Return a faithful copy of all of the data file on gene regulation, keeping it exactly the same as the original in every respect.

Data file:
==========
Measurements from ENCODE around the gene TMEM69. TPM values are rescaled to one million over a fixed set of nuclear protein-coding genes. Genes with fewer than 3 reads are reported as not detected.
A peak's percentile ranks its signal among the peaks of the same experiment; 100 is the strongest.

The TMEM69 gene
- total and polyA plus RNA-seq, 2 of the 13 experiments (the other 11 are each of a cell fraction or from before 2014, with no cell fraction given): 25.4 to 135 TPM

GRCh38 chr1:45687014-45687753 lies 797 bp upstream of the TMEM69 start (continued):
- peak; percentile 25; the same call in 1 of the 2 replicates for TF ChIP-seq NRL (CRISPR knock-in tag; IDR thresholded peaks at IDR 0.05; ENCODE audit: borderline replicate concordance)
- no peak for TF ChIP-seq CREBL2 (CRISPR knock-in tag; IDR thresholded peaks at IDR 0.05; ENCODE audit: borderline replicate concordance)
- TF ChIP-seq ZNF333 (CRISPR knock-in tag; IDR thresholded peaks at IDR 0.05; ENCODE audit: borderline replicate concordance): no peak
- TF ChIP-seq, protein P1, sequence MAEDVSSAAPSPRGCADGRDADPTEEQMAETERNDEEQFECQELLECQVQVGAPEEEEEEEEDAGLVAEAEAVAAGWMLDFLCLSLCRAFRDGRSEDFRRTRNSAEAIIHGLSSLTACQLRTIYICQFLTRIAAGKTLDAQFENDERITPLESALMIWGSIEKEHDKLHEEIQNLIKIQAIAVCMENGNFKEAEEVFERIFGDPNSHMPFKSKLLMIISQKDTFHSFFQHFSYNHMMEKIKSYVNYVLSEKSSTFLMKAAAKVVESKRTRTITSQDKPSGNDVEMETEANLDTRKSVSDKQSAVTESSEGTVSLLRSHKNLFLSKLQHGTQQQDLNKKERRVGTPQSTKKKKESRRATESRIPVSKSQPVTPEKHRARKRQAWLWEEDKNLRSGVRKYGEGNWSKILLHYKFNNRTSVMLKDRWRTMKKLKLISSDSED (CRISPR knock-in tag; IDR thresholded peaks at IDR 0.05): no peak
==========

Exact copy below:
Measurements from ENCODE around the gene TMEM69. TPM values are rescaled to one million over a fixed set of nuclear protein-coding genes. Genes with fewer than 3 reads are reported as not detected.
A peak's percentile ranks its signal among the peaks of the same experiment; 100 is the strongest.

The TMEM69 gene
- total and polyA plus RNA-seq, 2 of the 13 experiments (the other 11 are each of a cell fraction or from before 2014, with no cell fraction given): 25.4 to 135 TPM

GRCh38 chr1:45687014-45687753 lies 797 bp upstream of the TMEM69 start (continued):
- peak; percentile 25; the same call in 1 of the 2 replicates for TF ChIP-seq NRL (CRISPR knock-in tag; IDR thresholded peaks at IDR 0.05; ENCODE audit: borderline replicate concordance)
- no peak for TF ChIP-seq CREBL2 (CRISPR knock-in tag; IDR thresholded peaks at IDR 0.05; ENCODE audit: borderline replicate concordance)
- TF ChIP-seq ZNF333 (CRISPR knock-in tag; IDR thresholded peaks at IDR 0.05; ENCODE audit: borderline replicate concordance): no peak
- TF ChIP-seq, protein P1, sequence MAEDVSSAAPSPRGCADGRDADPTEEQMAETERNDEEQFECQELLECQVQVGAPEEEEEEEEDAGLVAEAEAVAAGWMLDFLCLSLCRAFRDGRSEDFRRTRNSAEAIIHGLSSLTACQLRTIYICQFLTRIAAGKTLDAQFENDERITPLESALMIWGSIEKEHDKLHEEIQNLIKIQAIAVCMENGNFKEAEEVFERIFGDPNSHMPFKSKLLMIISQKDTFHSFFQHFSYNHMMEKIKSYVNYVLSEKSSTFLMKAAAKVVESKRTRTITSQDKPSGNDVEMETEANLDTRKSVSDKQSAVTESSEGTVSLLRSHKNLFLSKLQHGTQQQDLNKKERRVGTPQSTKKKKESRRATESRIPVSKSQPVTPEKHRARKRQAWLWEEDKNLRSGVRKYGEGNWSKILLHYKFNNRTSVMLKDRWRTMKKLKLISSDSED (CRISPR knock-in tag; IDR thresholded peaks at IDR 0.05): no peak